Strange, the things we care about. Some people care about the fate of the timber wolf or the prairie gopher or the red legged wombat. Others care about historic events, are fixated on Napoleon and the battle of Waterloo. Others are passionate about Mediterranean frescoes. There’s no accounting for taste.
Me, I care about Iceland. If someone asked me why, I’d have a difficult time explaining the reason.
My mother was born of northern Irish parents. That makes me half Irish. And the family tree goes back to Scotland. If family lore is accurate, two brothers came with Cromwell. One stayed, one went back to Scotland and disappeared in the fog and heather. The one who stayed is an ancestor of mine.
My father, in spite of his Icelandic name, was a quarter English. One of his grandfathers was a Bristow. There are in and around Oxford, lots of graves with stones that say Bristow.
So, that leaves me three eighths Icelandic. That’s not much to hang a passion on. Of course, there’s genetic folding in. Icelanders have a lot of Celtic background. The people who settled Iceland weren’t just Norwegians or Danes. However, that strengthens the Irish background, not the Norwegian.
A big part of that involvement in things Icelandic came from growing up in Gimli, Manitoba. Gimli was the centre for Icelandic immigration to Canada in the 1870s on. A lot of people came, stayed for a while among people who spoke the same language, who were relatives and friends, then moved on to places with better land and more opportunities. However, a core remained in Gimli and the neighbouring villages of New Iceland. There was Hnausa, Arnes, Ness, Riverton, Arborg, and, although it fell slightly outside the New Iceland boundary, Lundar. To the south there was Selkirk and, of course, Winnipeg, with its concentration in the West End that was known affectionately as Gooli town.
In the 1940s Gimli was still very Icelandic. People spoke the language at home and in conducting business. Church services were in Icelandic. However, my mother didn’t speak Icelandic so my father didn’t speak it at home and when I was an adult, I was surprised when I heard him talk to someone in Icelandic. So, it wasn’t the language that made me interested in all things Icelandic. It’s not like I knew the secret code. I couldn’t smugly talk to some of my friends and classmates in a language others couldn’t understand. I did learn pig latin but it didn’t make me identify with pigs or latin.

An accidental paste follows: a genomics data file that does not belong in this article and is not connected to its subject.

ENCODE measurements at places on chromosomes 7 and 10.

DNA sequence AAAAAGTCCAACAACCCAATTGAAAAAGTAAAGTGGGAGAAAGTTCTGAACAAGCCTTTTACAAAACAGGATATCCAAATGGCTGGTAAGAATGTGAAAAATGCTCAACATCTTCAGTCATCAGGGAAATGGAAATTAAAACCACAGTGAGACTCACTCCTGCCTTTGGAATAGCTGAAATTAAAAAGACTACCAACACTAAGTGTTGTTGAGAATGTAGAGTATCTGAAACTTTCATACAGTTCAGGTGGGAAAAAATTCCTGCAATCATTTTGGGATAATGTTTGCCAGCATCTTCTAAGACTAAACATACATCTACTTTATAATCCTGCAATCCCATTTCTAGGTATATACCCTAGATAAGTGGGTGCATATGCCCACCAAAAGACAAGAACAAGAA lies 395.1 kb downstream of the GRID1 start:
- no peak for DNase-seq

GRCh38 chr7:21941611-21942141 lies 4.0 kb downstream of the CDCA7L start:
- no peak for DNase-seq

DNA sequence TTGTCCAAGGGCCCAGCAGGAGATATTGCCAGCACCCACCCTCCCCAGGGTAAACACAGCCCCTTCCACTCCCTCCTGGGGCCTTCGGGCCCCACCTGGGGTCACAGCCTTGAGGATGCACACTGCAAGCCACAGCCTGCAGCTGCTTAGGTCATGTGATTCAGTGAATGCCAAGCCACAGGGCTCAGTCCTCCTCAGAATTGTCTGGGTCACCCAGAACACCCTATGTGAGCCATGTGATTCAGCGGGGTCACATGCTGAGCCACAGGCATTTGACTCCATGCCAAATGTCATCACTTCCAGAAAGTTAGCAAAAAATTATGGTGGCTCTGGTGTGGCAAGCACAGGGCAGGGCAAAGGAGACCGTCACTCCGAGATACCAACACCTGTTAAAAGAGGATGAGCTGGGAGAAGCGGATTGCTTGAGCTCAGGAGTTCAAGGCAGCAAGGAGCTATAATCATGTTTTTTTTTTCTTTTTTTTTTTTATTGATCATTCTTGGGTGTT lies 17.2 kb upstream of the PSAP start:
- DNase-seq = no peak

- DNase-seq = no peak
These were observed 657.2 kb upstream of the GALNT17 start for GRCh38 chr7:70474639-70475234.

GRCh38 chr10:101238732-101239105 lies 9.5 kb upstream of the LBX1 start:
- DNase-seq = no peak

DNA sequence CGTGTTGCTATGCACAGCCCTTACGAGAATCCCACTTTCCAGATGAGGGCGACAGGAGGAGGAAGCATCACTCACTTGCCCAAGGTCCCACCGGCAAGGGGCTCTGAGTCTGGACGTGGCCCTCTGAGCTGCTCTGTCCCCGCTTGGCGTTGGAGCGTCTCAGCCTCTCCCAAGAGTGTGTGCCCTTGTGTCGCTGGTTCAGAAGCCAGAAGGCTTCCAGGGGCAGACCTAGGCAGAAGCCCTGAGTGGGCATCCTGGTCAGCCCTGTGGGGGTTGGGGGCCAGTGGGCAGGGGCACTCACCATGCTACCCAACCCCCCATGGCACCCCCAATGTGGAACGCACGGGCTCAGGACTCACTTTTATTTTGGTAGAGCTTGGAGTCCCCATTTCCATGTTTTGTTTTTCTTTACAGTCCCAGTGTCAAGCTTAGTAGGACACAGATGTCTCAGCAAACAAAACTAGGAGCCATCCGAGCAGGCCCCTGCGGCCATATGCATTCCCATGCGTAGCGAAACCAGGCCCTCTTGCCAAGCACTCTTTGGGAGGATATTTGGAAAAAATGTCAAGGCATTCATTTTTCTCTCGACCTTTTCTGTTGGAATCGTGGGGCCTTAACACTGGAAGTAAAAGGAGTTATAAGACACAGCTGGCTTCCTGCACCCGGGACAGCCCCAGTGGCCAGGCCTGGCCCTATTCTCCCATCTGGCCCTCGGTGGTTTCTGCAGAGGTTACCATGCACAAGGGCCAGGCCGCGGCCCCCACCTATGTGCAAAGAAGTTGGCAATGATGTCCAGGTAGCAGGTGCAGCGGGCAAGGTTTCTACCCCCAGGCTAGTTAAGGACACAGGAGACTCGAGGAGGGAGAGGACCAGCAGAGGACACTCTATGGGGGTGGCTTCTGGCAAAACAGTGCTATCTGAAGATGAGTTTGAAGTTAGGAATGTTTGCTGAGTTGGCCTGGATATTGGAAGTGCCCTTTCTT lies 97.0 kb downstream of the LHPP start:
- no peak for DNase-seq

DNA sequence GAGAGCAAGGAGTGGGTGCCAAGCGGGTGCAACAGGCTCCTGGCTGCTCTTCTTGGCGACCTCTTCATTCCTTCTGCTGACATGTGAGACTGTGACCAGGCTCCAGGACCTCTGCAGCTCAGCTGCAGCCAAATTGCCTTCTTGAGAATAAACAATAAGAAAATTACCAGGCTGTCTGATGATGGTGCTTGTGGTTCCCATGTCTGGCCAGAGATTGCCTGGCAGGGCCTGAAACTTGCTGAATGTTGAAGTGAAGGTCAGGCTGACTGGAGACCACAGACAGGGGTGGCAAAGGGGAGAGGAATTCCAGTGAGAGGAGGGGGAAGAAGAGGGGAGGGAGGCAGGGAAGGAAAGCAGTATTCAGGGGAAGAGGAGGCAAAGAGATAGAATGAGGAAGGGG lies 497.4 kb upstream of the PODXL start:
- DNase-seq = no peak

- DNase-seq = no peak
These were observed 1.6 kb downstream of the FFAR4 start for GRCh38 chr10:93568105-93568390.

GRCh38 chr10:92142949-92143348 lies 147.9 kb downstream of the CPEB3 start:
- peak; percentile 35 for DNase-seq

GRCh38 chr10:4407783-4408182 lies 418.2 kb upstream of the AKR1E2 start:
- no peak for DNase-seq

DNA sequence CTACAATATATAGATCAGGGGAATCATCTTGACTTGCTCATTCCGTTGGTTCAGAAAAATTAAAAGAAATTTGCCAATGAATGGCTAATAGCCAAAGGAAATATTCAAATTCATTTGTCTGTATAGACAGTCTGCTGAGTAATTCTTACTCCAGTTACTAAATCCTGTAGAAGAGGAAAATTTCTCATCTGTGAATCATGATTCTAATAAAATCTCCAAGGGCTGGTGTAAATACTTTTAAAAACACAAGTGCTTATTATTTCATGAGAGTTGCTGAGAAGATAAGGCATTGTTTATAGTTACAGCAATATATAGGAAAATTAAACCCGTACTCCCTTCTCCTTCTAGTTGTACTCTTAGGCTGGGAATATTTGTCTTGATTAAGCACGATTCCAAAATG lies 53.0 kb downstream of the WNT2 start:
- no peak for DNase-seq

The defining event in Gimli every year was Islendingadagurinn, the annual Icelandic Celebration. There were official events. A woman was chosen Fjallkona, the Maid of the Mountains, dressed in regal robes, laid a wreath at the foot of a memorial cairn that, at that time, was across the street from our house. An elegant car would turn up, there’d be a bit of a cortege behind. The Maid would be led to the cairn, people from the cars would descend and gather. The Maid would dedicate the wreath to the pioneers, get back in her car and go to the Gimli Park. There, she would be led to a stage where she would preside over a toast to Iceland, a toast to Canada, numerous speeches, many of which were in Icelandic and were listened to raptly by an older crowd.
We’d have run the two blocks to the park to watch the formalities, then leave for the far corner of the park to compete in foot races in hope of winning enough for a hot dog and coke. From a kid’s perspective, the day was mostly about hotdogs slathered in mustard and relish. In the evening, we’d go with our parents to the park pavilion to watch adults dance to old time music. The Icelandic part of the day was eating Icelandic pancakes, prune tort, donuts, pickled lamb flank on brown bread.
There were a lot of Icelandic flags. Mostly, however, we hung around our parents’ house because relatives dropped by from far and near. There was a lot of eating, drinking and talking. The talking sometimes went on all night.
The town was very Lutheran and, at one time, services were in Icelandic. However, I don’t remember that. I’d have been at the Sunday School which was in English. We did have some ministers from Iceland. I don’t remember that having any effect on us.
When I was in grade three, Icelandic lessons were offered after school or on Saturdays. However, the first thing we were told was that in order to learn Icelandic you had to be exceptionally intelligent. I didn’t have any reason to believe I was exceptionally intelligent so I didn’t go back.
There was the Sunrise Lutheran camp. I went there a couple of summers. The only thing Icelandic I remember about it is the sago pudding. Icelanders consumed a lot of sago pudding. Someone said it was frog’s eggs and, after that, none of us would eat it.
There was, of course, the visible existence that the town was Icelandic. There was Tergesen’s general store with a drugstore and soda bar on the south side. Nowadays, it is mostly clothes, many of which are Icelandic and a bookstore. It’s the one place where you can go to get books by Icelanders and Icelandic North American writers.
There was Bjarnason’s store that was a mainstay of the town. It was half grocery store and half dry goods. There was Arnason’s dairy bar. Arnason’s had a dairy and delivered milk that was so rich that, in winter, the milk froze, popped the cardboard lids off and the cylinder that rose up was pure cream. We ate it. You could hear Icelandic being spoken in any of those places.